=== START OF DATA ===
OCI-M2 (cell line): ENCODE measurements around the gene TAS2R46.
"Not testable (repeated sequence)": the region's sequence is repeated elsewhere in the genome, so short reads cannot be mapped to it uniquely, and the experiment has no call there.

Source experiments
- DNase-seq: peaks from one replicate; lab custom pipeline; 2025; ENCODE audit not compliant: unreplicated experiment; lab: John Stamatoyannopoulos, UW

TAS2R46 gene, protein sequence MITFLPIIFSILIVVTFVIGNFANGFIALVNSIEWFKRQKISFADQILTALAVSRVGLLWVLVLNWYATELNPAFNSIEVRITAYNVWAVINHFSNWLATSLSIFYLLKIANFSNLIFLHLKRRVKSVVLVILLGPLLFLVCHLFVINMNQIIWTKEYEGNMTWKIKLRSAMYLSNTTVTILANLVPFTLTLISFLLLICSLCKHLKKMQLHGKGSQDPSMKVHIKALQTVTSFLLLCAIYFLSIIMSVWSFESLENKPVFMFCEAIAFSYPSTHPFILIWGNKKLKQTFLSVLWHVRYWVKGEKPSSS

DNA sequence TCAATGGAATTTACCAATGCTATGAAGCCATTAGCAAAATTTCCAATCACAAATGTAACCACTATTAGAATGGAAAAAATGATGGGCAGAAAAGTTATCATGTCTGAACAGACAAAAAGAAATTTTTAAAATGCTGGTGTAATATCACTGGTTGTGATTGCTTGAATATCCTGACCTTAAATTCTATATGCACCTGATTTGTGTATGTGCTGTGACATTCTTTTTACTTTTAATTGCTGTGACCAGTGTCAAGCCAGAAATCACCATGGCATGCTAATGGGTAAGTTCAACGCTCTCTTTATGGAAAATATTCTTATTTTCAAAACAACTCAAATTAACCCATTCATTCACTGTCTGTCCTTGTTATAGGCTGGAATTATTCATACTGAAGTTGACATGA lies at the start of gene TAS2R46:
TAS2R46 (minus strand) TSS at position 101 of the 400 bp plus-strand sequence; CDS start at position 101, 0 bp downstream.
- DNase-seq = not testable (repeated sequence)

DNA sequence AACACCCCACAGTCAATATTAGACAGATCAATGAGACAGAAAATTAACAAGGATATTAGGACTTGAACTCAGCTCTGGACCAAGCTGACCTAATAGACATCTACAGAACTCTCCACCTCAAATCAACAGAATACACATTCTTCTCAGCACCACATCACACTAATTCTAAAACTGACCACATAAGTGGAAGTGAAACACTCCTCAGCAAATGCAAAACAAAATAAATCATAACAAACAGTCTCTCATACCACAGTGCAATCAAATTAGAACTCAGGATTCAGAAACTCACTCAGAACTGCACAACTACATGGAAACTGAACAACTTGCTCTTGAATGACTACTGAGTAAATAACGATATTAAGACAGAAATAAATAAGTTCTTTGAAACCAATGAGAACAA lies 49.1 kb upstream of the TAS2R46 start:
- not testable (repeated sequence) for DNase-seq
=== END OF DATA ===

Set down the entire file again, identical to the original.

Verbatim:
OCI-M2 (cell line): ENCODE measurements around the gene TAS2R46.
"Not testable (repeated sequence)": the region's sequence is repeated elsewhere in the genome, so short reads cannot be mapped to it uniquely, and the experiment has no call there.

Source experiments
- DNase-seq: peaks from one replicate; lab custom pipeline; 2025; ENCODE audit not compliant: unreplicated experiment; lab: John Stamatoyannopoulos, UW

TAS2R46 gene, protein sequence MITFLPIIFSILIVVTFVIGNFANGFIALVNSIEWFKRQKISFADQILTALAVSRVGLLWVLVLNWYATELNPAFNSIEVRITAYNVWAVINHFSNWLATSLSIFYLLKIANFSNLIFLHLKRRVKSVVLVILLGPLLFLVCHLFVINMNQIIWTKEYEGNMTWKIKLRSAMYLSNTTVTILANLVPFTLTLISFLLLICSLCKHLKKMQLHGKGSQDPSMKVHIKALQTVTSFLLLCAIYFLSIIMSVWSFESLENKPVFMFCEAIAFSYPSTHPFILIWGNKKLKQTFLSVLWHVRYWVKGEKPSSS

DNA sequence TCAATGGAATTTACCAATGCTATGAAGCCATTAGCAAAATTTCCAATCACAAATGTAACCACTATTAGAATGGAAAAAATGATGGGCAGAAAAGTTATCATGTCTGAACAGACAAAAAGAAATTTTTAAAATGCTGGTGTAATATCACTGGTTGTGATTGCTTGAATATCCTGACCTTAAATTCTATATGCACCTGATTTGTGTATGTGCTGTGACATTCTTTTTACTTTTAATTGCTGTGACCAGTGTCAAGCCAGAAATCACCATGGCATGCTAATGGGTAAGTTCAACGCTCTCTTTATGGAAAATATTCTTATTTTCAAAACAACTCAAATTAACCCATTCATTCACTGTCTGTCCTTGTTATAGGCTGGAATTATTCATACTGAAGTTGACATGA lies at the start of gene TAS2R46:
TAS2R46 (minus strand) TSS at position 101 of the 400 bp plus-strand sequence; CDS start at position 101, 0 bp downstream.
- DNase-seq = not testable (repeated sequence)

DNA sequence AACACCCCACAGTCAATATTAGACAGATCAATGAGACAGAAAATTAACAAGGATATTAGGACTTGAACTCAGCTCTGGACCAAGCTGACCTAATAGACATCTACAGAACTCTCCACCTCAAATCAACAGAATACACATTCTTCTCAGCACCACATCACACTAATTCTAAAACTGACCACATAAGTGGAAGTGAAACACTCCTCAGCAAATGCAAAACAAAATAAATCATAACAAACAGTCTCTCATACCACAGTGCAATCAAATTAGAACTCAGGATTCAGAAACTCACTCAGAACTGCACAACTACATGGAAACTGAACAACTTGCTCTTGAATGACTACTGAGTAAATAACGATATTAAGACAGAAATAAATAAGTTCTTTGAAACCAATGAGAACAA lies 49.1 kb upstream of the TAS2R46 start:
- not testable (repeated sequence) for DNase-seq